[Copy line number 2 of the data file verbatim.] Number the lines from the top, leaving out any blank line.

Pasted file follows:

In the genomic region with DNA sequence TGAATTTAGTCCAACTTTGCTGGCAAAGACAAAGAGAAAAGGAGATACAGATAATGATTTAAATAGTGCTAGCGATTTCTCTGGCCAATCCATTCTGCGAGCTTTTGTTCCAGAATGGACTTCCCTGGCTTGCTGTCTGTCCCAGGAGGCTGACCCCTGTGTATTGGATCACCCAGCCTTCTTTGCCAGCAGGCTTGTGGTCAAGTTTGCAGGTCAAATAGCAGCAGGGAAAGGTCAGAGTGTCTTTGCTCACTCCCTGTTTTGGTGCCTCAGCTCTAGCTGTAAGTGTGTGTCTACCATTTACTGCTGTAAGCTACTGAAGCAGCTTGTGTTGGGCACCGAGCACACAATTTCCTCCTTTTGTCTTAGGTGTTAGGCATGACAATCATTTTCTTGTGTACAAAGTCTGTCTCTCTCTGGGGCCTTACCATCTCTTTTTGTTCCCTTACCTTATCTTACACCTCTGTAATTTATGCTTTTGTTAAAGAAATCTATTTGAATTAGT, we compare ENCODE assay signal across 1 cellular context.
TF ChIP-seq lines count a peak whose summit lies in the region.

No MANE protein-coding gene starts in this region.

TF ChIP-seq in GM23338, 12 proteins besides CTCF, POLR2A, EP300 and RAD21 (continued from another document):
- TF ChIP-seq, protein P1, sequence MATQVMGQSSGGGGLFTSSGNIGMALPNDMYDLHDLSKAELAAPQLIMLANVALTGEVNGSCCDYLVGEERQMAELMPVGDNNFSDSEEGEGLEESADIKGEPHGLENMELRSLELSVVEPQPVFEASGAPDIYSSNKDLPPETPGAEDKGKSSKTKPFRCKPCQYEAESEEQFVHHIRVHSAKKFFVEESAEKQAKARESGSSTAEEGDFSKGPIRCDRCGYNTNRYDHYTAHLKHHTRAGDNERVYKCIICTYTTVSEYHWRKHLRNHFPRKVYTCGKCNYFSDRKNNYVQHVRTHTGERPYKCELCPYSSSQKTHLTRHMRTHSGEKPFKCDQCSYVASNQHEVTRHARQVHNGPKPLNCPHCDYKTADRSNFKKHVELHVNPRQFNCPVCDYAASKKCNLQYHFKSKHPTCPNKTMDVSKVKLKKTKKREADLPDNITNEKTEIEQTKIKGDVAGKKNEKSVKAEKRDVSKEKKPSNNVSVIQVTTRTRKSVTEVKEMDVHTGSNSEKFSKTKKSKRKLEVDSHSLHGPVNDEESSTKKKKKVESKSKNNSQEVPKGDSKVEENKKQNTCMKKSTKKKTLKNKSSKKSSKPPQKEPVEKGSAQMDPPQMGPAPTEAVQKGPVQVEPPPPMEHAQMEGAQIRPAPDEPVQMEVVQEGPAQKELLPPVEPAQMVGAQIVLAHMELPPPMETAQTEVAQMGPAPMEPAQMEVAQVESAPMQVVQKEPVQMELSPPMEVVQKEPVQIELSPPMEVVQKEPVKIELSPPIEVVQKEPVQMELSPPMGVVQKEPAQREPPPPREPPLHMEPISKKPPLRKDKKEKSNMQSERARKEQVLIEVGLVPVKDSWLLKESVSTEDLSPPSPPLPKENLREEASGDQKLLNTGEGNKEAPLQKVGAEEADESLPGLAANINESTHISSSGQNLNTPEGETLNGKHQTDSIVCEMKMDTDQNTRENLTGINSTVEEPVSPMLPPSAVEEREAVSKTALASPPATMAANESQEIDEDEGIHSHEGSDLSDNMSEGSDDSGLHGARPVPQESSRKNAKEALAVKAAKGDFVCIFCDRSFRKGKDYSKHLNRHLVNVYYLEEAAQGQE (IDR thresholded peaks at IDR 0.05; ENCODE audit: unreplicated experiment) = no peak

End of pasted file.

TF ChIP-seq lines count a peak whose summit lies in the region.